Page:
Choosing a Career
Individuals should choose a career by considering the following factors:
If a 4-Her is considering a career in the foods field, he/she must first decide how much education they want to receive. Job opportunities are available whether a person decides to go to college or not. Income potential is greatest with a college degree.
High School Diploma Only
On the other hand, no educational requirements other than a high school diploma (or working on a diploma) are necessary for certain other jobs related to foods, such as:
As an alternative to going to a university, food careers at the technician level can be obtained for those who wish to enter a 2-year program. Technicians have careers in kitchen production or as assistants to dietitians at hospitals and other health-care institutions as well as schools. Such programs are available at:
At a university there are several options an individual can study if they are interested in food in combination with science:
If the college route is chosen, a minimum of 4 years of college study is required to develop an understanding of the nature, properties, and characteristics of foods. Thus, a strong high school background in the basic sciences (biology and chemistry) and mathematics is important.
A short description of possible college majors is included below.
Food Science is an exciting and rapidly expanding industry because of the consumers demand for convenience products, snack foods, low-calorie or fat-free foods, food safe products, and environmentally safe food products. The food industry involves getting food from the farmers field to the consumers dinner plate. Thus, food processing involves not only producing the foods themselves, but also developing the foods into different products, packaging, storing, and delivery.
The need for food scientists keeps increasing because of the growing need to improve the quantity, quality, nutrition, variety and safety of foods. Approximately 40,000 food scientists work throughout the United States. Of these, approximately 75% work in the food processing industry. Others work in federal agencies, food and consumer services, and in marketing and inspection services. Food scientists can also teach in colleges, do research, and work in the cooperative extension service.
Food processing is a top industry in the United States. Food scientists work in:
Food processors deal with drinks, cereal grains, dairy foods, meat, poultry, game, fish and seafood, fruits and vegetables, snack foods, and pet foods.
Food ingredient plants process salt, pepper, spices, flavors, colors, preservatives, stabilizers, vitamins, minerals, proteins, and other items.
Food manufacturing plants formulate new foods from unusual sources. For example, a coffee creamer made from soy protein; or, a substitute for bacon, beef, or chicken made from textured soybean protein.
Nutrition Science is a field that applies physiology and biochemistry to the nutrient needs of the human body. The role of diet in the development of certain diseases, such as heart disease, cancer, and diabetes, is the focus of many studies. Today, many public health nutritionists are registered dietitians (R.D.s) as well.
Foods & Nutrition
The Foods & Nutrition in Business option prepares students for work as liaison specialists between the food industry and consumers. Consumer specialists perform jobs, such as: product testing, promotion and marketing, consumer education, food and nutrition editor, and food product representative.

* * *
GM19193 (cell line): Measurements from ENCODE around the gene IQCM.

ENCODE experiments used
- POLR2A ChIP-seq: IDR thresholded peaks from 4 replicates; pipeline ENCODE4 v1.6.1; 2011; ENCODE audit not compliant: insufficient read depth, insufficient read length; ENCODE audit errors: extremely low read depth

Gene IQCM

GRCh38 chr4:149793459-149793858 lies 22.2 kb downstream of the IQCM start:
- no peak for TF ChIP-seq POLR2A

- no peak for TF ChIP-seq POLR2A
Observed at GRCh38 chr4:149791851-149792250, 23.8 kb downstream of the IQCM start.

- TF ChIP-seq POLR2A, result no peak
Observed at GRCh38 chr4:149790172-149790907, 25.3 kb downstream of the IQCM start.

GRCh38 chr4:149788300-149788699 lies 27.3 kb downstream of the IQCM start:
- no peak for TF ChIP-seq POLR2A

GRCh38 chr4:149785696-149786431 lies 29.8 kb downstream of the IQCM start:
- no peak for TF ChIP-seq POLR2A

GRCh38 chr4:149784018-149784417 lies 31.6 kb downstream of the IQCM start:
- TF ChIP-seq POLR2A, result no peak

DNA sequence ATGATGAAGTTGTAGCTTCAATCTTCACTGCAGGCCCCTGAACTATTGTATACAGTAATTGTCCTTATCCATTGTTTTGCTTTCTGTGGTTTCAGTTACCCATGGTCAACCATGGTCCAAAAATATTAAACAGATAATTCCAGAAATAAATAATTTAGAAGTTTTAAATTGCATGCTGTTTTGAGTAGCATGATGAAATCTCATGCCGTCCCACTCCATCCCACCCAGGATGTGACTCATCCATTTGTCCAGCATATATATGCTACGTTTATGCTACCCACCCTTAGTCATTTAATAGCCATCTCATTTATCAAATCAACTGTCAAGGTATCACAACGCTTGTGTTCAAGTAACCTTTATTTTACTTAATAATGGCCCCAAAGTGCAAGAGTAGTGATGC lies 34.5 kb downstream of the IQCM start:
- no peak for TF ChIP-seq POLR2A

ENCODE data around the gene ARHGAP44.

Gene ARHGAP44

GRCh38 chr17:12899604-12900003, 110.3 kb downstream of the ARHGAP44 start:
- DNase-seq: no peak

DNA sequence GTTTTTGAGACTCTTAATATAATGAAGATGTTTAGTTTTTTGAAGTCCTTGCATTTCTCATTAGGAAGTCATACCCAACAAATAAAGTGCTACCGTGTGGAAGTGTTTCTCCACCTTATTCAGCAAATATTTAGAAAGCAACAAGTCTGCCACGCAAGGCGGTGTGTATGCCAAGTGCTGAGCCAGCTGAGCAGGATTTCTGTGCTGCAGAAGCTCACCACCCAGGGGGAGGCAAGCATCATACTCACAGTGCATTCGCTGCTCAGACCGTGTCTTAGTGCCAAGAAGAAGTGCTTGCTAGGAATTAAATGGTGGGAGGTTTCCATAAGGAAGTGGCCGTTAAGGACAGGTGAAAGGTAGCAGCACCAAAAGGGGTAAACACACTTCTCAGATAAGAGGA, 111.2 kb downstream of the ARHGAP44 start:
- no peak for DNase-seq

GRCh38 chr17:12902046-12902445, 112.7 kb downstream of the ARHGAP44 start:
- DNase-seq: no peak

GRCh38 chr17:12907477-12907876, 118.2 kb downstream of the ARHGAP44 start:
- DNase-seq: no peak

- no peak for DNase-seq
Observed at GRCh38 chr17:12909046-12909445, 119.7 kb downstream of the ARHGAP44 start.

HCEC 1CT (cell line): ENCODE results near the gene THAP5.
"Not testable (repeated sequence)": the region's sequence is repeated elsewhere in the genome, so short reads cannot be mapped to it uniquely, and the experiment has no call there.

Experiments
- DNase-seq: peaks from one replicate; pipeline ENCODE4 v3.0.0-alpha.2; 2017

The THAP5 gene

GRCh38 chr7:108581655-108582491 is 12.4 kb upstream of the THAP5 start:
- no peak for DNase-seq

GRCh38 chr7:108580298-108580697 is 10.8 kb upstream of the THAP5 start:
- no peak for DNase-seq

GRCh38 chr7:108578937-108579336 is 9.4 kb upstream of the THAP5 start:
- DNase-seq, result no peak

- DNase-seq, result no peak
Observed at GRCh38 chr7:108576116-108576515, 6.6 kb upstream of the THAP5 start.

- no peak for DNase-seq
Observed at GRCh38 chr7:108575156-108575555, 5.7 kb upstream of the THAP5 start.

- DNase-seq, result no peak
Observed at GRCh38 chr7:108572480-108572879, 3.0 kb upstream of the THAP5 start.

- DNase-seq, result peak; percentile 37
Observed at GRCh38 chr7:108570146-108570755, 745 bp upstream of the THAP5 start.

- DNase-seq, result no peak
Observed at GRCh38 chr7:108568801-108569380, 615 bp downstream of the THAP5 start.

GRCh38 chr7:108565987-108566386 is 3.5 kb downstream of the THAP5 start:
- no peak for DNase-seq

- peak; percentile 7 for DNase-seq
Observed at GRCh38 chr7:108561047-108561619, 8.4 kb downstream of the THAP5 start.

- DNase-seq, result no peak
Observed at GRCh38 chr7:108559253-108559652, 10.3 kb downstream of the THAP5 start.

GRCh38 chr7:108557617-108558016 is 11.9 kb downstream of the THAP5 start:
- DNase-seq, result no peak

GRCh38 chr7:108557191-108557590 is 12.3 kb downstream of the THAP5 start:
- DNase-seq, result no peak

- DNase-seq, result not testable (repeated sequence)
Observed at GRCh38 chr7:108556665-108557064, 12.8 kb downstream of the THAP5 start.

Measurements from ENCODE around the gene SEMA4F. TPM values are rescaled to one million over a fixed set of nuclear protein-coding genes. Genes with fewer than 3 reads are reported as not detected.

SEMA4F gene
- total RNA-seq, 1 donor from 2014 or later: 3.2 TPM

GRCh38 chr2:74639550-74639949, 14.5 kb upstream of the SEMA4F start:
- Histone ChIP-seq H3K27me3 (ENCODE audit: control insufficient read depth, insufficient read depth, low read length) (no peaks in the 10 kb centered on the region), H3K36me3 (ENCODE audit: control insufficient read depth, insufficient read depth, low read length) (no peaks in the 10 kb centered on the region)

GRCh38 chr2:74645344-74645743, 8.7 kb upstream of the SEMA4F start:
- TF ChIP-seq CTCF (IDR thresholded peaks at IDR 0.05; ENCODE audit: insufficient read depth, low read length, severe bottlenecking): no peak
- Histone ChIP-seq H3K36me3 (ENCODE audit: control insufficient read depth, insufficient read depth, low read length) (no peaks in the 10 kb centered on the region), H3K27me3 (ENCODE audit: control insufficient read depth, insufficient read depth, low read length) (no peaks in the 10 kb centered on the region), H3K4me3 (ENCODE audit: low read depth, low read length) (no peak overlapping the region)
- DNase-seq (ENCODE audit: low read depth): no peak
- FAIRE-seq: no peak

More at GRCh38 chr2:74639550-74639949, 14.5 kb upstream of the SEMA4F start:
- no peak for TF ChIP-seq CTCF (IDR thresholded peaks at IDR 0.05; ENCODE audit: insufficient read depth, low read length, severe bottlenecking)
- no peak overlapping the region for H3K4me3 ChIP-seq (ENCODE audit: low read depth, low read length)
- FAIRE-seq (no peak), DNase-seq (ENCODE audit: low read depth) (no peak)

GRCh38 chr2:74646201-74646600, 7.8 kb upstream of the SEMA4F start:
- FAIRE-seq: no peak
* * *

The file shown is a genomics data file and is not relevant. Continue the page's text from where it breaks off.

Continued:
Dietetics deals with the science and art of translating food to meet the nutritional needs of individuals. Dietitians work with individuals or groups of people in a variety of settings to try to improve their diets or develop healthy eating habits in the treatment of certain diseases. For example, they may suggest modifications, such as instructing a client with high blood pressure to avoid salty foods; or, they could help an overweight person identify sources of fats and sugars. Dietetics can also involve food service operations, research projects, education, and private practice.
Some study plans involve a cooperative work experience. Generally, an internship is required after an individual graduates before he/she is eligible to become a registered dietitian.
Nutrition Educators teach in all types of settings, from traditional schools to industry, advertising agencies, social agencies, and government. Corporate organizations, such as the National Dairy Council and the National Live Stock and Meat Board, also offer opportunities for nutrition educators.
Home Economists work in food related industries for designing, testing, and planning new products. They also can find careers in advertising departments of industries or agencies to help plan, produce, and market food products and appliances. Home economists can work in restaurant management or catering (planning and serving special events).
Chefs and cooks usually specialize. Their careers require vocational training and sometimes advanced degrees from universities or specialized food schools or institutes.
Food Stylists help set up the format, props, and create the food for photography, television, and publications. This is a highly specialized field; it requires an understanding of the media as well as the science of food preparation and design. Usually most foods must be prepared differently than ordinary cooking to look correct on-camera. For example, whipped cream melts under hot camera lights, so shaving cream may be used instead.
Butchers and meat, poultry, and fish cutters reduce animal carcasses into small pieces suitable for sale to consumers. They work in meatpacking plants and in grocery stores and wholesale establishments.
There are several types of inspectors. Some examples include:
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